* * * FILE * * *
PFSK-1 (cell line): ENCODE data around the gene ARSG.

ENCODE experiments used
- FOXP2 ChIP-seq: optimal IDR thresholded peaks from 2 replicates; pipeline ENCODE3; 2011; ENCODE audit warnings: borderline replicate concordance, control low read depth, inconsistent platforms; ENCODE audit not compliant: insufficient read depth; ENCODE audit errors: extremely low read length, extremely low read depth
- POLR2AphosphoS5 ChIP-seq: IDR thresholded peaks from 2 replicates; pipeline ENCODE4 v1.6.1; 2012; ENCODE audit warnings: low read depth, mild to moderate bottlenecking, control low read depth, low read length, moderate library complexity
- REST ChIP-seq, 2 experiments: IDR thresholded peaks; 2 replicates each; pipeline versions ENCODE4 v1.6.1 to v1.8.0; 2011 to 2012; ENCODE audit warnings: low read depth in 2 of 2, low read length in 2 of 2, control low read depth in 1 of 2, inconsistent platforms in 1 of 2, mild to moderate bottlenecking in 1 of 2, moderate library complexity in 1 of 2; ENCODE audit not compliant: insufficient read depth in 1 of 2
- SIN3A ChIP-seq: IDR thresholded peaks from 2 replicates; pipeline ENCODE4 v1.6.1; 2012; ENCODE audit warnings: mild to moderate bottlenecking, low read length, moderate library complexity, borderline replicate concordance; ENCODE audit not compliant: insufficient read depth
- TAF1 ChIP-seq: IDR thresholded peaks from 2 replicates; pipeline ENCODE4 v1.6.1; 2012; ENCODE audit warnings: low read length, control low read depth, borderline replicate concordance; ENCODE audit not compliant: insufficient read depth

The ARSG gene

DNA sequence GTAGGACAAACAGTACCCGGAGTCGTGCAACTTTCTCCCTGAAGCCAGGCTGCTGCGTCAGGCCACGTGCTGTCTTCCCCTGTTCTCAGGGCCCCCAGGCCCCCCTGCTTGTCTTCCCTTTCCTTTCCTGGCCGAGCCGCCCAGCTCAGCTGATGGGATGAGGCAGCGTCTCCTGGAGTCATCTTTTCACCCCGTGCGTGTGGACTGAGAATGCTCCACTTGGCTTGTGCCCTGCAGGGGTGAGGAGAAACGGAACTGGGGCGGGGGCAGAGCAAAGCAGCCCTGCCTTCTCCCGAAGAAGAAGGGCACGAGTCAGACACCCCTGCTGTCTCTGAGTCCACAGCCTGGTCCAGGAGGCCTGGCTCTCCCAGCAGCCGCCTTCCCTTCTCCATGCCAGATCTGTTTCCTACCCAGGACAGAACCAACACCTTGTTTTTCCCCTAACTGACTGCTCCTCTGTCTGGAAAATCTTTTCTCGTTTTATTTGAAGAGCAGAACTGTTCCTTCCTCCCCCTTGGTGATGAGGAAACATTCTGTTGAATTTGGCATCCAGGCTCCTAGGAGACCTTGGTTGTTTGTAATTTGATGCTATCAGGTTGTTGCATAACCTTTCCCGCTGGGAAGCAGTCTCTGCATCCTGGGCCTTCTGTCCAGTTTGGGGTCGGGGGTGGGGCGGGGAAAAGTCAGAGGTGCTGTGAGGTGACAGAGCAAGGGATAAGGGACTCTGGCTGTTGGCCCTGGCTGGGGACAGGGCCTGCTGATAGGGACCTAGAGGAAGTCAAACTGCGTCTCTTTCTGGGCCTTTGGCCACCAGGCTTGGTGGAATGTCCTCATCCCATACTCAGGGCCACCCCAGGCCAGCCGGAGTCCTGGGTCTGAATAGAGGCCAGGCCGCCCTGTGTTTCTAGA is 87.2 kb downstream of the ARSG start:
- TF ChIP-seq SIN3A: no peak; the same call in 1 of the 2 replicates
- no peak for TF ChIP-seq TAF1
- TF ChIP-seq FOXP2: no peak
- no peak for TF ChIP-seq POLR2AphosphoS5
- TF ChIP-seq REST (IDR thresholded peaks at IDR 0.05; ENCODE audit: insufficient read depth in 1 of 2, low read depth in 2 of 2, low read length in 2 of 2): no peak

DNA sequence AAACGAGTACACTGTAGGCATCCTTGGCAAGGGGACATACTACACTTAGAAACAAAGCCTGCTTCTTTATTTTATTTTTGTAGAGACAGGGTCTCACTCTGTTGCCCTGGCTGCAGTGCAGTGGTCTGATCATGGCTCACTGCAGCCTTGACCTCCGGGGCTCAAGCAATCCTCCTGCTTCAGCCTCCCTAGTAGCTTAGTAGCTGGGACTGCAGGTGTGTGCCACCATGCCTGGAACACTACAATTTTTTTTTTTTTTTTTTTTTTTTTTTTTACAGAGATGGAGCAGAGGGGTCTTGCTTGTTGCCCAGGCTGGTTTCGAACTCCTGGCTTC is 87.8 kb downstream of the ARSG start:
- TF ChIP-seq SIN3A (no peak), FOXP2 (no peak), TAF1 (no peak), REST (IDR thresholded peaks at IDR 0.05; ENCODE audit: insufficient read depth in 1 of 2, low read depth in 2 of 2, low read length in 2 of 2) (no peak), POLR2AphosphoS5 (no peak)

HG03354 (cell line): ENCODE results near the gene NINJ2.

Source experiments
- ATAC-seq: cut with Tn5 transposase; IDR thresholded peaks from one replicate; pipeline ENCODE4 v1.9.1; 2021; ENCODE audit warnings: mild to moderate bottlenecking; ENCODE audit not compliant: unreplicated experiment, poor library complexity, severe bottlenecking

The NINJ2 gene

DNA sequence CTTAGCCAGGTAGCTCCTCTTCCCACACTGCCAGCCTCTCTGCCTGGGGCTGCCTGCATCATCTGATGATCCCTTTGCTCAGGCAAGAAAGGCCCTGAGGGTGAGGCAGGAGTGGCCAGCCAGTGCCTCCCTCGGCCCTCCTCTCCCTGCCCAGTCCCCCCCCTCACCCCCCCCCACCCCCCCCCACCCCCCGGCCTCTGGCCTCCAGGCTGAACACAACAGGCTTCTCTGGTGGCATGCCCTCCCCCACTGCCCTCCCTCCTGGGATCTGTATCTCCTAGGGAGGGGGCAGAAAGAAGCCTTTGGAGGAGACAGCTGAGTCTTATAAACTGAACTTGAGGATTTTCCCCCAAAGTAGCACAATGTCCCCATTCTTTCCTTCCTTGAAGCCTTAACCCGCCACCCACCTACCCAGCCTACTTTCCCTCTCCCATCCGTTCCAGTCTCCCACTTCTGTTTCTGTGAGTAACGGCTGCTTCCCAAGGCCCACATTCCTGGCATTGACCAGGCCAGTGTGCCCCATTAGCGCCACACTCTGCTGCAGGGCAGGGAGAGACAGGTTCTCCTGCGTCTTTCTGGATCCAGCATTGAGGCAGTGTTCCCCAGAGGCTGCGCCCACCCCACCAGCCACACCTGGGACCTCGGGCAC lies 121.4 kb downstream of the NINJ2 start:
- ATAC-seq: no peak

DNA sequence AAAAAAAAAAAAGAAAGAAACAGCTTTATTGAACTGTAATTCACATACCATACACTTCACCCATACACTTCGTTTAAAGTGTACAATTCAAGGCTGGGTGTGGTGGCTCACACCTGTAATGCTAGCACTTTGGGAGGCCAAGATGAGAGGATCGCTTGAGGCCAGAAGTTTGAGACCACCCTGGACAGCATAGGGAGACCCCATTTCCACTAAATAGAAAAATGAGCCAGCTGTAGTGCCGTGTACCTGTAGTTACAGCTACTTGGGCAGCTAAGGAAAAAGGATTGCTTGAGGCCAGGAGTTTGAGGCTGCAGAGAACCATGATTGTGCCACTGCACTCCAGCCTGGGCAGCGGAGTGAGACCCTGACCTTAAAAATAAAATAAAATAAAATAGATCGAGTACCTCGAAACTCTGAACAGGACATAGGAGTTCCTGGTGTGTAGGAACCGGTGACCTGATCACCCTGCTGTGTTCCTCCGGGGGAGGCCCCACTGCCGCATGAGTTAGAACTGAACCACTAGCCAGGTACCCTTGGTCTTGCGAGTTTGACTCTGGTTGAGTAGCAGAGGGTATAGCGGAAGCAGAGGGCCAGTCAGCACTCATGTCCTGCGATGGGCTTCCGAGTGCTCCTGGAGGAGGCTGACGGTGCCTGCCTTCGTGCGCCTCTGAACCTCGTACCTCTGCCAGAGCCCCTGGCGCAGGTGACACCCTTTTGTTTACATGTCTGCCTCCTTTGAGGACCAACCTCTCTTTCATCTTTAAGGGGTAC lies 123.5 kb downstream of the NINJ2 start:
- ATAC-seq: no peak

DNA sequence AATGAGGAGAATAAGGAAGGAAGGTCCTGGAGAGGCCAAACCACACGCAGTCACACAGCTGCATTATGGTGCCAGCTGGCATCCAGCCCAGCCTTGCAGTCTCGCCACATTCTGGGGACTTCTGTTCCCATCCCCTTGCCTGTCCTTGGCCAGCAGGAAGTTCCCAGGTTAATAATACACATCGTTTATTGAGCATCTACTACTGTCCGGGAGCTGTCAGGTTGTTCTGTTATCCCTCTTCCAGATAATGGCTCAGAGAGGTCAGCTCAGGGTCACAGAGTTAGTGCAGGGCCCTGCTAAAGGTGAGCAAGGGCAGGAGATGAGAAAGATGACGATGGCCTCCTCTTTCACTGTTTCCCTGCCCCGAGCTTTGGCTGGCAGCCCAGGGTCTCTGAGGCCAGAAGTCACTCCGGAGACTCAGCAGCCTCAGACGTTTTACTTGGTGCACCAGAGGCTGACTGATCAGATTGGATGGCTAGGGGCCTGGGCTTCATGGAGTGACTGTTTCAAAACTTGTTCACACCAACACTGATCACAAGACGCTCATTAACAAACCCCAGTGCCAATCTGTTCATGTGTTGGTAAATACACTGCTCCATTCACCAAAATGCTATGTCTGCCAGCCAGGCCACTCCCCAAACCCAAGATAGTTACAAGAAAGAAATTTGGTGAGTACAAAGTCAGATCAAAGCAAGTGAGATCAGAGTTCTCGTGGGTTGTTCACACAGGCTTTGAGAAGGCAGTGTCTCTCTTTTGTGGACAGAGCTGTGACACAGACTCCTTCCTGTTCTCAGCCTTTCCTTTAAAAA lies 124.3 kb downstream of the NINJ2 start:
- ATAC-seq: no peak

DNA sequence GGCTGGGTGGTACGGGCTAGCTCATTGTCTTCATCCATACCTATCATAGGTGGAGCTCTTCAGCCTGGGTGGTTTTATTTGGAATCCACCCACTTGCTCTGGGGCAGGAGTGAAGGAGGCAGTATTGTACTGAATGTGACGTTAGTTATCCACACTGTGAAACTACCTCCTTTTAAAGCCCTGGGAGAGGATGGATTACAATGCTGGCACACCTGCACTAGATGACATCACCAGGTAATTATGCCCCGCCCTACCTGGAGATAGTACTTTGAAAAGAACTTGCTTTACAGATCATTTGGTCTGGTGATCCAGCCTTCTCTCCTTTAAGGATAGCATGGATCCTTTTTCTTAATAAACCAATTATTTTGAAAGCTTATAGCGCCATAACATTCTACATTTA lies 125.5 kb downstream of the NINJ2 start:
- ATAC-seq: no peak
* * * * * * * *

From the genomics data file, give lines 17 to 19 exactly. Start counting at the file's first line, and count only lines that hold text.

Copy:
HG03354 (cell line): ENCODE results near the gene NINJ2.

Source experiments
- ATAC-seq: cut with Tn5 transposase; IDR thresholded peaks from one replicate; pipeline ENCODE4 v1.9.1; 2021; ENCODE audit warnings: mild to moderate bottlenecking; ENCODE audit not compliant: unreplicated experiment, poor library complexity, severe bottlenecking